None of that’s really in doubt: what’s like to be under discussion is the method of payments, which come in three forms – investors paying for the use of the platform, financial advisory networks for use of the platform, and investment funds for placement on the platform. IFSA’s take is “should any of the above payments be proscribed, this could affect the underlying economics of platform providers and financial advisory networks that rely on a range of revenue sources to operate their businesses. This, in turn, could adversely affect the cost and provision of advice.” IFSA argues that there is already a joint industry guide on rebates, signed with the Financial Planning Association, dating back to 2004 in order to set standards on rebates and related payments in the wealth management industry to address conflicts. Disclosures have to be made about payments, clients have to know about remuneration received by licensees related to investment recommendations they receive, and so on.

The FPA has launched its own submission which is naturally more concerned with the financial planning industry, though it does make some interesting suggestions such as making fees for advice an income tax deduction and makes this big statement: “the retail client compensation system has fundamental flaws and should be urgently reviewed through extensive public consultation with industry, consumers and other stakeholders.”

In a separate charter, IFSA has called for the removal of commissions from superannuation products by 2012, so that from then, any client can negotiate or even veto a rate of commission. That’s out for discussion at the moment, but represents a bold suggestion and again fits in the context of the industry trying to move itself forward before the government takes matters out of the industry’s hands.

Platform operators are watching and waiting to see how this all plays out. The general sentiment seems to be that an examination of financial advice is warranted but that fundamental shifts to the payment structures around platforms is not, and would not serve the investor. Some feel, though, that even if they are not directly affected by the findings of the joint committee, the payment model as it exists today – rebates for volume, and so forth – is on its way out. Related to this, some see white labelling as a growth area, with a financial planner using the technology of a major platform, but under its own name, with a set fee to the platform for that back-office service.

White labelling has always been important but one now sees some of the major providers paying it more attention. Colonial First State, owned by the Commonwealth Bank of Australia, has long done very well with its FirstChoice investment platform, but has recently launched its First Wrap product, a relaunch of a business previously called Avanteos, which brings white labelling capabilities and focuses on investors with more complicated needs than those who use First Choice – direct equities and unlisted assets, for example. (It’s also a good option for self-managed super funds, one of the largest parts of the Australian investment industry). MLC also sees a trend towards more white labelling, and its own merger with Aviva helps with that capability.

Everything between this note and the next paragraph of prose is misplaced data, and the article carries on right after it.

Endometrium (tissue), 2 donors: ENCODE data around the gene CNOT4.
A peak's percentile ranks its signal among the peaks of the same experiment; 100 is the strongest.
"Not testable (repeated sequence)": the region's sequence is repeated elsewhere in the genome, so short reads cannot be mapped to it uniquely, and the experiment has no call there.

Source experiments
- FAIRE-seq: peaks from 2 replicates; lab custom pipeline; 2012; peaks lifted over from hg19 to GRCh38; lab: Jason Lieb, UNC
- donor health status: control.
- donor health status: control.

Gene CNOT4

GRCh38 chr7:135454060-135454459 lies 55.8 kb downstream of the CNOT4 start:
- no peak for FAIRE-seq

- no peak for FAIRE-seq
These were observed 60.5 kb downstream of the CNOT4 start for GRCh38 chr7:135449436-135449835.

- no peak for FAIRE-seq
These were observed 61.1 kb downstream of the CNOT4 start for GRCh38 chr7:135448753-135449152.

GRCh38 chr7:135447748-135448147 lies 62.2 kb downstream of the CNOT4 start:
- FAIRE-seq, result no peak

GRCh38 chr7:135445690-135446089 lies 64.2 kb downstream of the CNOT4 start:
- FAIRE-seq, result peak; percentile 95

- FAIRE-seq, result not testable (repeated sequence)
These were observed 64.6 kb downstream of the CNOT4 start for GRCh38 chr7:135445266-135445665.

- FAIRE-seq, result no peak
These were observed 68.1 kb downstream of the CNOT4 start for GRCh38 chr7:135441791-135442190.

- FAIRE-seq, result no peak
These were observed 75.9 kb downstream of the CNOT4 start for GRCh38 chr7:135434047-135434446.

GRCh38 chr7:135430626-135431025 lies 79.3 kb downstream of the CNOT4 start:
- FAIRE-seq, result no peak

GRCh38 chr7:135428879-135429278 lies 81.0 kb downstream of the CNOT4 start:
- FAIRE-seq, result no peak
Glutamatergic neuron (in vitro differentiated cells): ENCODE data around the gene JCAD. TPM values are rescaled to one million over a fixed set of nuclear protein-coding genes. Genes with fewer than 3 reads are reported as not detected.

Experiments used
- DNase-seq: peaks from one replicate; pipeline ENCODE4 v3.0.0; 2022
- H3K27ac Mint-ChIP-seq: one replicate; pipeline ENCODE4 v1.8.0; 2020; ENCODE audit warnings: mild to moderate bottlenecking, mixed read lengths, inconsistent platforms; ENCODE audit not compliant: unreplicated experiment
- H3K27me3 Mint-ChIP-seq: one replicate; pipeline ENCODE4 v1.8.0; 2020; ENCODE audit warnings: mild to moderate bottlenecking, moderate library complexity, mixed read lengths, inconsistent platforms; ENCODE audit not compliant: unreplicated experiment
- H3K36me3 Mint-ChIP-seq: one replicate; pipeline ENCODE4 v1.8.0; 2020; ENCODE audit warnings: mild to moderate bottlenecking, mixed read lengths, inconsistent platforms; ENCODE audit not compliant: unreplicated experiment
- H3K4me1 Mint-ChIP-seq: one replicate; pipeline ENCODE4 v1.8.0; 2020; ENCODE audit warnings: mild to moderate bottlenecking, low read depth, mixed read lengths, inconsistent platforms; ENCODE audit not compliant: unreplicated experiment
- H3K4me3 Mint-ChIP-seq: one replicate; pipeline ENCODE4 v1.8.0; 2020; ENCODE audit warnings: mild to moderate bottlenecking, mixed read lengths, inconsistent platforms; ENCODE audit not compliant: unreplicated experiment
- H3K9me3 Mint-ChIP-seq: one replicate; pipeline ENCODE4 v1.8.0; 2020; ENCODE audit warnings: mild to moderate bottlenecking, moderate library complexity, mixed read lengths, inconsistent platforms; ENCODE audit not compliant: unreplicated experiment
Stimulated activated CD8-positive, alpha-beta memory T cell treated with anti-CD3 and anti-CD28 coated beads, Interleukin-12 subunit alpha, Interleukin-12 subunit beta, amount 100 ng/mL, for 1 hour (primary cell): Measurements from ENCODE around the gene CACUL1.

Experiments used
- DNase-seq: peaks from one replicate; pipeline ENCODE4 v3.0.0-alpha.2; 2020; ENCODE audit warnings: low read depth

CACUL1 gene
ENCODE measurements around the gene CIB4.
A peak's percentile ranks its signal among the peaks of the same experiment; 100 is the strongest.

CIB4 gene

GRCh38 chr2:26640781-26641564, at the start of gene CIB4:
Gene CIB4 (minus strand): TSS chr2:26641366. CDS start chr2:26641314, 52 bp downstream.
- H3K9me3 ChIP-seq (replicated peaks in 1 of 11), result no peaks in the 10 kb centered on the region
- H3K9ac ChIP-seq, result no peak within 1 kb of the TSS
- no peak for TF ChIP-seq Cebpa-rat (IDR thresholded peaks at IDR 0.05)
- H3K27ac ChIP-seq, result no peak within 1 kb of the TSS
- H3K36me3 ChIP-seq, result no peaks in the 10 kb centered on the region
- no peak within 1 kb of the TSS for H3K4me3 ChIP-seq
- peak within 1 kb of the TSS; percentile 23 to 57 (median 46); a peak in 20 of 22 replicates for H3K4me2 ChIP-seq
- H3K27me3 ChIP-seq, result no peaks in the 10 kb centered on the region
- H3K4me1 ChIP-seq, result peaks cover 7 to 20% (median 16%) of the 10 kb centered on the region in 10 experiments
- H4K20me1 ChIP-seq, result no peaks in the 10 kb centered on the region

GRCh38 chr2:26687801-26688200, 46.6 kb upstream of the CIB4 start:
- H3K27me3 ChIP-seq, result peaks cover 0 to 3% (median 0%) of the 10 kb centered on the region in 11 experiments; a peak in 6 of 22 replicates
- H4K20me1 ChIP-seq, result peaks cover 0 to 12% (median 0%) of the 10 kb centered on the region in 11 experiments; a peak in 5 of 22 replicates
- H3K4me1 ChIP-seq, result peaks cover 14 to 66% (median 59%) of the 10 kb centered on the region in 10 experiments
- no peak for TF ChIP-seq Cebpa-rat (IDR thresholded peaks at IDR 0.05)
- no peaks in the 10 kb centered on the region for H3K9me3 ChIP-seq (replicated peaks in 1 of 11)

Interestingly, the biggest merger in the industry isn’t actually likely to involve any major difference in scale or approach. Westpac’s merger with St George Bank, a defining transaction for those banks, has been predicated on Westpac CEO’s vision of brands: that there’s no need to turn St George branches into Westpac branches, because if you do, you lose the power of the St George brand. It is now clear that the same principle will apply to both banks’ wealth management divisions – BT from the Westpac side, Asgard from St George. The platforms will not be merged but will continue to run completely separately, with only the back office systems combined.

After a brief threat from technology-centred models like Praemium which sort to facilitate direct links between investors and funds once again, thus disintermediating platforms, the trend today appears to be that the big continue to get bigger. Nobody has forgotten Cerulli’s famed prediction a decade ago that only five or so platforms could survive in Australia; its subsequent revision to five profitable platforms, however, is widely believed to be more or less correct.

Chris Wright
Chris Wright
Chris is a journalist specialising in business and financial journalism across Asia, Australia and the Middle East. He is Asia editor for Euromoney magazine and has written for publications including the Financial Times, Institutional Investor, Forbes, Asiamoney, the Australian Financial Review, Discovery Channel Magazine, Qantas: The Australian Way and BRW. He is the author of No More Worlds to Conquer, published by HarperCollins.